A somewhat unconventional vanish that has been growing in popularity is the vanish GMS. Technically, this is more like a new take on the same old thing, and functions exactly like a common tornado to tornado kick vanish would. For example, hypered hook and round kick tricks, as well as other complete-landing inverts land on their outside leg first, followed by the inside leg.
As the second foot lands, the outside leg is lifted, where a small pivot similar to a cheat takeoff may or may not be executed to better align the momentum before the GMS is initiated. This is not meant to be a traditional cheat takeoff, nor appear to be a raiz. The knee lift is the beginning of the gms, and should generate some lift and flipping power. Unlike a sideswipe, where the outside leg lifts behind, driving the flip forward, GM tricks tend to kick forward, often like a backswing. Another, finer, detail to watch is the axis of flip. Where a raiz axis trick, such as a sideswipe can be thought of as a somewhat forward or outside flip, the grandmaster family is typically an inside, or somewhat backward flip.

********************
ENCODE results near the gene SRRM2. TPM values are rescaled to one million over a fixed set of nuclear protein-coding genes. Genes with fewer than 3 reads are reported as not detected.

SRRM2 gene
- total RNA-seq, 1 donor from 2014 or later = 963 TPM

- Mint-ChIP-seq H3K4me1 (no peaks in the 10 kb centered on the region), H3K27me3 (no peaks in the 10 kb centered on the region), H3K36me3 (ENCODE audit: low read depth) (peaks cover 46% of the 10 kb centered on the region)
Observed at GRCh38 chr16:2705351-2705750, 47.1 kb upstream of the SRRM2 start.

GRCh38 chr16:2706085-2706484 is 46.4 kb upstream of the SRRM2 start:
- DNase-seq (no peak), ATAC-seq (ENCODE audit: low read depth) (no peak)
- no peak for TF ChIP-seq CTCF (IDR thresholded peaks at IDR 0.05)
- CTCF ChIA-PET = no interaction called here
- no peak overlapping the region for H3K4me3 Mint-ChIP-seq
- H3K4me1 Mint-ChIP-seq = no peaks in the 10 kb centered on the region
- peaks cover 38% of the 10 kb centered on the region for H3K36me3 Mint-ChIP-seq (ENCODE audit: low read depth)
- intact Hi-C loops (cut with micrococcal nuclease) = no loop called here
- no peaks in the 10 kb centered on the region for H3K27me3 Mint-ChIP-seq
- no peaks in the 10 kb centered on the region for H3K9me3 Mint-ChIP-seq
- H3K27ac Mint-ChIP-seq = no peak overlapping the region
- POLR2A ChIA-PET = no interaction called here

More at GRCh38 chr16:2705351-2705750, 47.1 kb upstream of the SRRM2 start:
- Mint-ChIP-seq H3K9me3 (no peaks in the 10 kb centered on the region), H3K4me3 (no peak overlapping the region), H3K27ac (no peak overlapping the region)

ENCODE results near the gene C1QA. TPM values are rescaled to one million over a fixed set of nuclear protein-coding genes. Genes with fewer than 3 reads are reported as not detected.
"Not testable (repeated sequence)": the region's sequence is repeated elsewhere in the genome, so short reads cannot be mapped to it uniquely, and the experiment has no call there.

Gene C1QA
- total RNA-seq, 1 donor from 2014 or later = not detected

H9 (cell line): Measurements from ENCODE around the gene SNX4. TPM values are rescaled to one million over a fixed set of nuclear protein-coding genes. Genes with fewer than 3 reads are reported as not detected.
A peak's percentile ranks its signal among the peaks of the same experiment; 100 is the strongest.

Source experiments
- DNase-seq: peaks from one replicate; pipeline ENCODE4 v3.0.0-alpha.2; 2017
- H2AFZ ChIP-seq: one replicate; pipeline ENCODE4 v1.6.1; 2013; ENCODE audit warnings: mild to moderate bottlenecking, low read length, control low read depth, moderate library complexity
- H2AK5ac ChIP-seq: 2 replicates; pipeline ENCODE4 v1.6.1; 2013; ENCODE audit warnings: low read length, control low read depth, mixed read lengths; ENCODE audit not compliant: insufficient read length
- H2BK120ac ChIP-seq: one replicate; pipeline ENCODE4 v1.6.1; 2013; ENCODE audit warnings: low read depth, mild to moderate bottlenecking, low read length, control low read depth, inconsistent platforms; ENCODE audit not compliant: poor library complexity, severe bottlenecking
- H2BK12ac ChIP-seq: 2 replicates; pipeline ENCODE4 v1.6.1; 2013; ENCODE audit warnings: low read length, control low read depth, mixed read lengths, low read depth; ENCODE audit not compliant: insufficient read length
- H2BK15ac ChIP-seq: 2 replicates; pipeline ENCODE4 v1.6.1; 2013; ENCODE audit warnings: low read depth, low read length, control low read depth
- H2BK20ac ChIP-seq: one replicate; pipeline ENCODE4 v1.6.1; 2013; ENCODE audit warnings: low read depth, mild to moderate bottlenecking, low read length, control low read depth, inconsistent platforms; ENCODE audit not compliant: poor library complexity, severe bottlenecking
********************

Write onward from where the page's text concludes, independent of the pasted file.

Notice the difference from a tak-full in the vanish grandmaster-twist below. The leg never wrap, despite the body turning through the transition. The leg stays back, and is almost working counter to the rotation, unlike a wrap which uses the legs and hips to follow or drive the rotation.